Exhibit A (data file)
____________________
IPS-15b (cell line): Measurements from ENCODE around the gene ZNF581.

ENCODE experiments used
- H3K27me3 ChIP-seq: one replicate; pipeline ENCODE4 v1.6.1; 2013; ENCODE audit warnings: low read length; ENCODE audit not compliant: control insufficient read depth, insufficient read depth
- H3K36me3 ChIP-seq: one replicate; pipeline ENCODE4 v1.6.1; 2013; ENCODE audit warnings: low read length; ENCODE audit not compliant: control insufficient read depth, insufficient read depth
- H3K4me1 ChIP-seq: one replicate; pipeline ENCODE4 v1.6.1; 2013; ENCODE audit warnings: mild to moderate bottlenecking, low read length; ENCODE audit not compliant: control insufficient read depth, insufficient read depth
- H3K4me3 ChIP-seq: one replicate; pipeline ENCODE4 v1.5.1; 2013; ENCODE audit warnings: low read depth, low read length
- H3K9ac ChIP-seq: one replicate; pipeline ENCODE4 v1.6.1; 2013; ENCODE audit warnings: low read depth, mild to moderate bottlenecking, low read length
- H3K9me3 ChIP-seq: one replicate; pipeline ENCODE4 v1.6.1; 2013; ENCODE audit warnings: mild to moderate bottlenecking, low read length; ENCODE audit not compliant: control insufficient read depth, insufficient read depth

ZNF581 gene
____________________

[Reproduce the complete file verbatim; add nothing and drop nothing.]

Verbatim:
IPS-15b (cell line): Measurements from ENCODE around the gene ZNF581.

ENCODE experiments used
- H3K27me3 ChIP-seq: one replicate; pipeline ENCODE4 v1.6.1; 2013; ENCODE audit warnings: low read length; ENCODE audit not compliant: control insufficient read depth, insufficient read depth
- H3K36me3 ChIP-seq: one replicate; pipeline ENCODE4 v1.6.1; 2013; ENCODE audit warnings: low read length; ENCODE audit not compliant: control insufficient read depth, insufficient read depth
- H3K4me1 ChIP-seq: one replicate; pipeline ENCODE4 v1.6.1; 2013; ENCODE audit warnings: mild to moderate bottlenecking, low read length; ENCODE audit not compliant: control insufficient read depth, insufficient read depth
- H3K4me3 ChIP-seq: one replicate; pipeline ENCODE4 v1.5.1; 2013; ENCODE audit warnings: low read depth, low read length
- H3K9ac ChIP-seq: one replicate; pipeline ENCODE4 v1.6.1; 2013; ENCODE audit warnings: low read depth, mild to moderate bottlenecking, low read length
- H3K9me3 ChIP-seq: one replicate; pipeline ENCODE4 v1.6.1; 2013; ENCODE audit warnings: mild to moderate bottlenecking, low read length; ENCODE audit not compliant: control insufficient read depth, insufficient read depth

ZNF581 gene